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In the latest episode of a resurgence in conflict and violence in eastern DR Congo, hundreds of thousands of people have been forcibly displaced as civilians, civilian infrastructure and NGO staff and assets are increasingly targeted. The involvement of neighbouring countries through their proxy support to non-state armed groups, the presence of several national and regional armed forces, and more than 120 armed groups represents an over-militarization of the region and adds a layer of complexity to the conflict in DR Congo which, if not contained, could lead to a regional escalation.


While North Kivu has been plagued with conflict for over two decades, the current situation has drastically deteriorated, triggering a catastrophic protection crisis. Parties to the conflict now regularly use heavy artillery including mortar, grenades and bombs, and deliberately target civilians, including internally displaced persons (IDPs). IDP sites in Sake and Goma were shelled in February 2024, and commercial boats on Lakes Kivu have also been targeted since March 2024. On 3 May 2024, at least 18 civilians were killed – most of them women and children –and 32 were wounded in attacks on IDP sites near Goma. And on 30 June, two aid workers were killed and several injured in an attack on an aid convoy near Butembo.


Other violations including arbitrary arrests and detentions, extrajudicial executions, forced recruitment, kidnapping and sexual violence are also committed with impunity. In April 2024 alone, more than 1,700 new cases of sexual violence were reported in IDP sites. We also know that most cases of sexual violence are not reported due to the fear of stigmatisation, exclusion, retaliation, rejection, and a culture of impunity.


2.8 million people are now displaced in North Kivu province, of whom over 540,000 are in and around Goma. A single offensive by a non-state armed group in June 2024 displaced over 350,000 people. People have been displaced multiple times: more than anything, they want peace, and they want to return home.


Despite staggering and growing humanitarian and protection needs, access to affected populations is increasingly constrained. Credible accounts indicate that parties to the conflict have militarised and established presence in and around IDP sites, thereby compromising their civilian character and posing serious risks not only to IDPs but also to humanitarian personnel. Humanitarian access is also constrained by bureaucratic impediments, roadblocks that have disrupted critical supply routes and disregard for International Humanitarian Law. As a result, many national and international non-governmental organisations have had no choice but to suspend operations in Mweso, Bambo, Sake and Kanyabayonga. This suspension has exacerbated the humanitarian situation and increased the burden on only a few organisations to deliver lifesaving assistance to affected communities. All this is happening despite coordinated peacekeeping and deconfliction initiatives designed to protect civilians and ensure unimpeded access to assistance.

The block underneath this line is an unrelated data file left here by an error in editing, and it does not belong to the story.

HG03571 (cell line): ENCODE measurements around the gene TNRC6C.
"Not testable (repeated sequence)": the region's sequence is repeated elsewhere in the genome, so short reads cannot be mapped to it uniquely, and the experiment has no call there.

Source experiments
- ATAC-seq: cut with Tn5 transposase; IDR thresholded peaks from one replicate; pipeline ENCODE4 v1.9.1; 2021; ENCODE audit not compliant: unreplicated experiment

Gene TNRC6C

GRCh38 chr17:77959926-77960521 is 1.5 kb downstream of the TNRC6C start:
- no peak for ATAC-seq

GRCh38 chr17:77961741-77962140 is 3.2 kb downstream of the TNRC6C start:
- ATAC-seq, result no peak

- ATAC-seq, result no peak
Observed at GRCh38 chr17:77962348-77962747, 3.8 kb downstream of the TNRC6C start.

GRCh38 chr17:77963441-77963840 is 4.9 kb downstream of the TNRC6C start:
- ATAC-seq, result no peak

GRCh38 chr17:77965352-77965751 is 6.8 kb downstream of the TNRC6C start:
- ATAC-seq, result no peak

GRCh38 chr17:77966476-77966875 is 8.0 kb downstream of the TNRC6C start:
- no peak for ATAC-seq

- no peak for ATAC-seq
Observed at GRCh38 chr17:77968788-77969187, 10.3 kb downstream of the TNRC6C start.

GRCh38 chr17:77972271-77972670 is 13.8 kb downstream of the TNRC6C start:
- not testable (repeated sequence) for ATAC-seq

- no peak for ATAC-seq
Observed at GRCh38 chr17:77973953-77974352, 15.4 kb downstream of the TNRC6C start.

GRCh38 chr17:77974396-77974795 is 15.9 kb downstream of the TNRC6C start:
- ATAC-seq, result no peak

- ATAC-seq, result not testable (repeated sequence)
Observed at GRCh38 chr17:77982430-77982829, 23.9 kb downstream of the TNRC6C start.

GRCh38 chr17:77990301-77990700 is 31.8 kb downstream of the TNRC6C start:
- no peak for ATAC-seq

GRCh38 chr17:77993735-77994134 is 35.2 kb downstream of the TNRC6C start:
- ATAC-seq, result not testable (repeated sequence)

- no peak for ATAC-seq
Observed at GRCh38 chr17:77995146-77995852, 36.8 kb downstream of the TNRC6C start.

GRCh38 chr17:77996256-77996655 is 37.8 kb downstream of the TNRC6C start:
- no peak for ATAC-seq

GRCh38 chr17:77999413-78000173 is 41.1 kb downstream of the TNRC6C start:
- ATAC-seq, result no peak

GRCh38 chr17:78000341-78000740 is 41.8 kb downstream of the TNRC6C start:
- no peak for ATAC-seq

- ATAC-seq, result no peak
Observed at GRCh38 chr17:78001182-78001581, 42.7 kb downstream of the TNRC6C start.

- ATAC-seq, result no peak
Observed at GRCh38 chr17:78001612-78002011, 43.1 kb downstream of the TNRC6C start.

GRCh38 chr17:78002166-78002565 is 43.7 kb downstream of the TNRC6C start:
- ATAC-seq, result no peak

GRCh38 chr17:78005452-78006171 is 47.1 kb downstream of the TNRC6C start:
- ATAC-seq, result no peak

“The situation is increasingly complex, and urgent action is necessary to address the escalating protection and humanitarian needs of conflict-affected populations, both in camps and rural areas. To allow this, all efforts must be made to de-escalate the conflict, and to ensure the protection of civilians as well as safe and unhindered access for frontline aid workers engaged in the delivery of life-saving humanitarian assistance’’ says IAWG Director Peter Burgess.


The planned withdrawal of the UN Integrated Peacekeeping Mission (MONUSCO) is likely to lead to a power vacuum, allowing non-state armed groups to consolidate and escalate their activities and subsequently leading to a surge in violence, human rights violations, and further population displacement. More than 80 percent of the IDPs in the country reside in areas protected by MONUSCO, raising the possibility of a humanitarian catastrophe in the event of a rushed and disorderly withdrawal.


The clock is ticking for civilians. As the crisis continues to be overshadowed by other humanitarian emergencies and despite the intensification of the conflict, political leaders and donor agencies across the world remain inexplicably disengaged from the tragedy that is unfolding.


We strongly urge all parties to the conflict to take concrete steps to protect civilians, especially women, girls and children, to guarantee immediate and unhindered access to humanitarian assistance, and to also guarantee the free movement, safety and security of humanitarian staff and assets, who should never be targets of violence. This includes demilitarising and withdrawing from IDP sites which provide a place of refuge for people already displaced by violence.


We also call upon the Government of DR Congo and the United Nations to ensure the meaningful and accountable participation of civil society, local actors, and INGOs, as well as representatives of affected populations, in all stages of the withdrawal of MONUSCO and the future reconfiguration of tasks. It is vital that the withdrawal takes place in a responsible and phased manner that does not create security and logistical vacuums, and which guarantees civilian protection, safety of humanitarian staff and access to humanitarian assistance.


Finally, we call on the UN Security Council to foster a stronger political dialogue towards de-escalation, addressing the growing involvement of neighbouring countries, and working through the Nairobi and Luanda processes, ensuring the meaningful participation of national and local actors.